WSOP November Nine participant Griffin Benger is 7th in chips (26,175,000) heading into the final table at the Main Event. The Canadian is just one double-up away from being 2nd in chips.
The top nine players are all guaranteed at least $1 million, making this tournament win the largest of his career regardless of the final outcome. But, like the other eight remaining players, Benger has his sights set on the $8 million 1st place payout and being crowned the 2016 world champion.
Play resumes at the Rio in Las Vegas on October 30. After three players bust, the remaining six will come back the next day. Following three more eliminations, play will conclude and then resume on November 1st when a champion will be crowned. ESPN will televise the final table in its entirety on a 30-minute delay.
Benger will be among those featured at the final table. The 31-year old Toronto native just might be the most skilled player remaining in the Main Event. He’s an accomplished online pro and has shown an ability to compete at a high level in live events as well.
Prior to the Main Event, Benger was a lead commentator for the Global Poker League. He stepped down from his position in order to prepare for the final table. He will attempt to become just the second Canadian-born player to win the world’s most prestigious poker event. Jonathan Duhamel (2010) was the first and only.
An Online Legend
If you happen to notice ‘Flush_Entity’ at an online poker table, it might be a good idea to avoid that game. That is Benger’s online identity. In 2014, he rose to the top of the online poker world rankings.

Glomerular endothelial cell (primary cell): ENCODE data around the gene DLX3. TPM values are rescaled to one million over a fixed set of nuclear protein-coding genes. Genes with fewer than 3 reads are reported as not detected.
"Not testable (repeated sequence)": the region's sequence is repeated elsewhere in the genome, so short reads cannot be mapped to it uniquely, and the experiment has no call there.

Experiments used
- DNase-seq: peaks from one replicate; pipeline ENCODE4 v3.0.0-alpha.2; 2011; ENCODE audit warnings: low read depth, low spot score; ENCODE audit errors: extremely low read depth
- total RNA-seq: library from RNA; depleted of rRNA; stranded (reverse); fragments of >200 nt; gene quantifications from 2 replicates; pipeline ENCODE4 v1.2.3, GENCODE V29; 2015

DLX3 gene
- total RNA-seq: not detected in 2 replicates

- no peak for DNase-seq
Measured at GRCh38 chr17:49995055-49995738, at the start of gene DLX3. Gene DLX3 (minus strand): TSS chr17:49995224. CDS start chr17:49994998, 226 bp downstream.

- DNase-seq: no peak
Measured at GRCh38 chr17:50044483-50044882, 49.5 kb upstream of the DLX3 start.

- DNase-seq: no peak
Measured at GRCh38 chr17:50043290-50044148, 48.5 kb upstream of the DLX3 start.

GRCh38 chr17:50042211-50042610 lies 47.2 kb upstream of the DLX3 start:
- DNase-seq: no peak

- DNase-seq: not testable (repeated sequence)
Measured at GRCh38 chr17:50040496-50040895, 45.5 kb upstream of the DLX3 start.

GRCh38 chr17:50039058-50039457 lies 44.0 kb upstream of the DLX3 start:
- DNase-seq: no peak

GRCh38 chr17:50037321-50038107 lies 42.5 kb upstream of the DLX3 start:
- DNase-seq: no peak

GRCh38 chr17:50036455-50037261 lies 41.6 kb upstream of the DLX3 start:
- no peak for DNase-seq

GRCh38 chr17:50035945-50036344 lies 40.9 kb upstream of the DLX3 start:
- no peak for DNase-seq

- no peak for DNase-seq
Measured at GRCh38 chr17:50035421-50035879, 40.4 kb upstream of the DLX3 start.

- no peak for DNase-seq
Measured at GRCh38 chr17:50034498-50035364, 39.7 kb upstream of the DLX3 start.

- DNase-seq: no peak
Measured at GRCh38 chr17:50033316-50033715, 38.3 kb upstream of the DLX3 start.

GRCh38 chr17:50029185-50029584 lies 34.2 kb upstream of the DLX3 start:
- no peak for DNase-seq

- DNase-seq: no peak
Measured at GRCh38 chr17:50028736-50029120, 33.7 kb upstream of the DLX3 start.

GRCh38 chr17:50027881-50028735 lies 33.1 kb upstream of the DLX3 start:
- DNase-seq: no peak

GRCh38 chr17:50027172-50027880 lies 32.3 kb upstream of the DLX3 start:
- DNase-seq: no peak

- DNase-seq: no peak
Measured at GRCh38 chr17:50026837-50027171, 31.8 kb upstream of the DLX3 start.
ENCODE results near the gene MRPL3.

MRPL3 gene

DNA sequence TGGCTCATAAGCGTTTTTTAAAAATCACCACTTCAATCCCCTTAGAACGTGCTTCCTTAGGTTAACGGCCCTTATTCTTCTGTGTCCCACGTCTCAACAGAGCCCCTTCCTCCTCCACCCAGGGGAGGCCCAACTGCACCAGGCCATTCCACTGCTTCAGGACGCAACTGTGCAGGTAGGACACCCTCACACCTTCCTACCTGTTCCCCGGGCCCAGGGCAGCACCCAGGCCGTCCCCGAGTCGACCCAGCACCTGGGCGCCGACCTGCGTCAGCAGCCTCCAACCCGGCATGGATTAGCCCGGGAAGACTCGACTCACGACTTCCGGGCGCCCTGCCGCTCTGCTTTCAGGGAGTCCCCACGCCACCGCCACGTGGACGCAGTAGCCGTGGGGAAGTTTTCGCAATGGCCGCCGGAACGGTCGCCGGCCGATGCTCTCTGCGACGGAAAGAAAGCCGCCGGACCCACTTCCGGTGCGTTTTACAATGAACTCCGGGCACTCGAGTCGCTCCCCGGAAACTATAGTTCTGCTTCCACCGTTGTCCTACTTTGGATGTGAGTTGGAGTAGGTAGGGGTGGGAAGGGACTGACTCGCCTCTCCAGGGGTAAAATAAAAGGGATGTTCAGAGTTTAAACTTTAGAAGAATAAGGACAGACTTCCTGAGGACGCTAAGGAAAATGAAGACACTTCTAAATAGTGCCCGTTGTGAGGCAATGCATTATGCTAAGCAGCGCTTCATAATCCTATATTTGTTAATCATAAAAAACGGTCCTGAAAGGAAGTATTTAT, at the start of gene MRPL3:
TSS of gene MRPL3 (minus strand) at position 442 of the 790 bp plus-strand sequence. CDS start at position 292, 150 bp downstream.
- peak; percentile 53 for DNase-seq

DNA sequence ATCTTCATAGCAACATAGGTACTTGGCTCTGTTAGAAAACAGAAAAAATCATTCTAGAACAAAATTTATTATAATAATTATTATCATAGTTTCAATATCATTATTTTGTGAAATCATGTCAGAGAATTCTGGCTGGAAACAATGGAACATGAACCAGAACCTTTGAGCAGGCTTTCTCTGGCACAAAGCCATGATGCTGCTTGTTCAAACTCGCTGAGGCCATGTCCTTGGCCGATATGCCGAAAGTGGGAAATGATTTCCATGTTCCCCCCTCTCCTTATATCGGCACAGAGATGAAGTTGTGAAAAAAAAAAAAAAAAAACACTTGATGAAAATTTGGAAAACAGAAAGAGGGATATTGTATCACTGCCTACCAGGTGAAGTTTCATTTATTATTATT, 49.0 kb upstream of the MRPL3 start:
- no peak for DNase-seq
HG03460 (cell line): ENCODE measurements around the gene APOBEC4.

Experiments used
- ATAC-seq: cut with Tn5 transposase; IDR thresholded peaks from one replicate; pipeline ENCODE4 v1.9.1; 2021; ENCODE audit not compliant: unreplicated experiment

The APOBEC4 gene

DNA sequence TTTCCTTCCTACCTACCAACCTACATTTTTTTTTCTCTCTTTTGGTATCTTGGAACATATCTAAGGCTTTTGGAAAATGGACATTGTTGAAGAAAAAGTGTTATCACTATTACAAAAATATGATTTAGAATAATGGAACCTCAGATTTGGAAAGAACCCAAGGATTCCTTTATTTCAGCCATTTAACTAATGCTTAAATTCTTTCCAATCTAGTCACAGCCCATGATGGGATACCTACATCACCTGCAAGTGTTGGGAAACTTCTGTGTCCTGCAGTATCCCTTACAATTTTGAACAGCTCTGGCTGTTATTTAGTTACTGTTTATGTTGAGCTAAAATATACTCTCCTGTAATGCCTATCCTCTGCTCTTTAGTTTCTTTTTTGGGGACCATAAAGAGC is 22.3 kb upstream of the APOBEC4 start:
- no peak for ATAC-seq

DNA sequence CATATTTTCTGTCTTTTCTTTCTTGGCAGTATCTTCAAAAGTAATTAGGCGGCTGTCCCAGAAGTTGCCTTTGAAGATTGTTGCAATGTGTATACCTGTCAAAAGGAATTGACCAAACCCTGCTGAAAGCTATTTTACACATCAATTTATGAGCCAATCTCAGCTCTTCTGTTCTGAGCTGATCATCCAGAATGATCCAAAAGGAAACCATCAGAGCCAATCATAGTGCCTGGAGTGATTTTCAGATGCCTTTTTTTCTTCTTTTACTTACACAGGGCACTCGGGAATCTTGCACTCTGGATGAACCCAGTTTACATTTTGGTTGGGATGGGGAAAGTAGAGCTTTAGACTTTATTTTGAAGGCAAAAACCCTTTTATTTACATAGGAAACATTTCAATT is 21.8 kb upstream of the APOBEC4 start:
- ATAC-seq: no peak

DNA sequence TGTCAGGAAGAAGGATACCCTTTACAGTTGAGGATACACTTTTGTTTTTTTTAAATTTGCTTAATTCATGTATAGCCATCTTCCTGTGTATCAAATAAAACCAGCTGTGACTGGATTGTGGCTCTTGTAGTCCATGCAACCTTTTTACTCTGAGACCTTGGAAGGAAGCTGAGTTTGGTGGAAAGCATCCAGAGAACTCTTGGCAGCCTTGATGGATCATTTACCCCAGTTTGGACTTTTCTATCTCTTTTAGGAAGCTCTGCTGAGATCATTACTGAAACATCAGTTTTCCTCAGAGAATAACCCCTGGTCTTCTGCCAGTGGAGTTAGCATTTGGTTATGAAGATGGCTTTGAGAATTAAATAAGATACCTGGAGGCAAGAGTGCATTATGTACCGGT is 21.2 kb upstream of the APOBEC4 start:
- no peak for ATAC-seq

Between Full Tilt Poker and PokerStars, the November Niner has made over $5 million lifetime in internet poker games. He has something in common with one of his final table opponents.
Cliff ‘JohnnyBax’ Josephy, the chip leader, is one of the greatest online poker pros of all-time. Benger and Josephy aren’t concerned with who the better online player is right now. They’re more concerned with who will be the best live player at the final table October 30.
Benger’s claim to fame wasn’t originally poker. In 2011, he was the top ranked Counter-Strike computer game player in the world.
Benger spent the past year analyzing other’s play while announcing GPL matches. Come October 30, he’ll switch roles and let ESPN commentators Norman Chad and Lon McEachern analyze his play.
The Canadian has barely one-third of Josephy’s chips. But he has more than enough chips to make a run at the title if the cards fall his way.